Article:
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giving face to the past

Photo by Arnold Genthe between 1920 and 1926.

Yesterday I was looking for inspiration and one of my favorite sources for such is to peruse the online collections of the Library of Congress. What a treasure. I used those collections extensively when pulling together a “walk through history” through the life of Joseph Anthony Horne. And as part of that journey I learned about photographer Arnold Genthe (1869-1942). Genthe is best known today for his photographs of Chinatown, the aftermath of the 1906 San Francisco earthquake and his dreamy portraits of actors and actresses like Isadora Duncan, politicans like Theodore Roosevelt and literary figures including Jack London. I revisited his Library of Congress collection with a different eye, I suppose, than previously and was delighted to discover photographs he’d taken in the 1920s in New Orleans. One of the things he sometimes did in Chinatown was to walk the streets and hide his camera to try and obtain those candid shots of people just living not posing for the camera.

Photo by Arnold Genthe, between 1920 and 1926.
Photo by Arnold Genthe, between 1920 and 1926.

But he also made eye contact with people and there must have been something about him such that they would pause just a moment for him.

Photo by Arnold Genthe, between 1920 and 1926.

New Orleans was one of the world’s great banana ports. I can imagine Genthe, perhaps on assignment in New Orleans, taking a morning stroll with his camera to the wharves and capturing the work of the day, the unloading of bananas. He captures the dignity and beauty of men hard at work. They did not pose for him but they did stop and smile at him.

Photo by Arnold Genthe, between 1920 and 1926.

Sources & Additional Reading

https://en.wikipedia.org/wiki/Arnold_Genthe

https://www.loc.gov/pictures/collection/agc/

Be Kind

Be Kind. It is as simple as that. Have a good Friday, people.

https://www.zazzle.com/small_words_be_kind_pinback_button-145352911385876750

a spicy feast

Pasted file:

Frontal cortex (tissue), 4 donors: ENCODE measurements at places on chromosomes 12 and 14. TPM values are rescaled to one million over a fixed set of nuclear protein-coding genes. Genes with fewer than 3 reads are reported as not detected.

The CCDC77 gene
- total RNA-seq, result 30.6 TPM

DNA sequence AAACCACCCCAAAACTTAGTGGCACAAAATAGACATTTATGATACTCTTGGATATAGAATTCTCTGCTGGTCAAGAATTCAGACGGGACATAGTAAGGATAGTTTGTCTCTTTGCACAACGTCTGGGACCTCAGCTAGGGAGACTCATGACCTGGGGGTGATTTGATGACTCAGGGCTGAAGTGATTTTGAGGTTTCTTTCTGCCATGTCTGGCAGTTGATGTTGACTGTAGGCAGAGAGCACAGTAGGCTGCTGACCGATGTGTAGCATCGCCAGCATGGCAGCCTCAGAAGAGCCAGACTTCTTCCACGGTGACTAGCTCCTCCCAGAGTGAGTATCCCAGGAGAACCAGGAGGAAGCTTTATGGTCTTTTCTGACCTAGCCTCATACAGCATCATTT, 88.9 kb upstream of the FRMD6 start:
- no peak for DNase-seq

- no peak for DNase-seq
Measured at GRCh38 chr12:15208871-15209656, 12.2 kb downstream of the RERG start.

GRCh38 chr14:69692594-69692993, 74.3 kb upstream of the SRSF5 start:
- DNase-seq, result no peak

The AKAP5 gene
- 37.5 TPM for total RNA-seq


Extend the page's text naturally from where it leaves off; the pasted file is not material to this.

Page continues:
sunset

where are you from

One day I was walking through a parking lot with some groceries and I hear a small voice say, “Excuse me, excuse me, can you help me?” I pause and from around a big car steps a small woman, smaller than me and I’m not big. In short, she’d locked herself out of her car and she was barefoot because she’s just had her nails done but she stepped out of the car to pick up something and then the door shut and so on and so forth and her cell phone and purse were inside. Luckily I had my cell phone and so I called a locksmith who said it would be awhile and after asking her “would you like me stay with you?” she nodded emphatically and I just hoped that the scallops I’d purchased would be okay in the blazing sun. And in this age of COVID of course we were socially distant so that made it okay that she stayed in the shade of the car and I stayed in the sun of the parking lot. We bantered a bit and then she asked, somewhat shyly, “Where are you from?”

Now I am brown and she was a beautiful darker shade than me with a creole accent. And people with that accent “up here” in New England have often asked me that same question. Though corporate training sessions will tell you that is a politcally incorrect question to ask these days, I took no offense. I said what I always say, “I am from Virginia.”

She nodded slowly. And with a smile, I added, “I do have to tell you that that is not the first time I’ve been asked that question.” She perked up. “You see, when I first moved up here, there was a fellow I’d see on the greenline train every now and then who’d say to me every single time, “You’re from Dominica.” I’d say I’m from Virginia and he’d frown perplexed and just walk away.”

She laughed.

“I didn’t even know what Dominica was,” I admitted to her. “I thought he meant the Dominican Republic.”

She laughed again and described Dominica to me.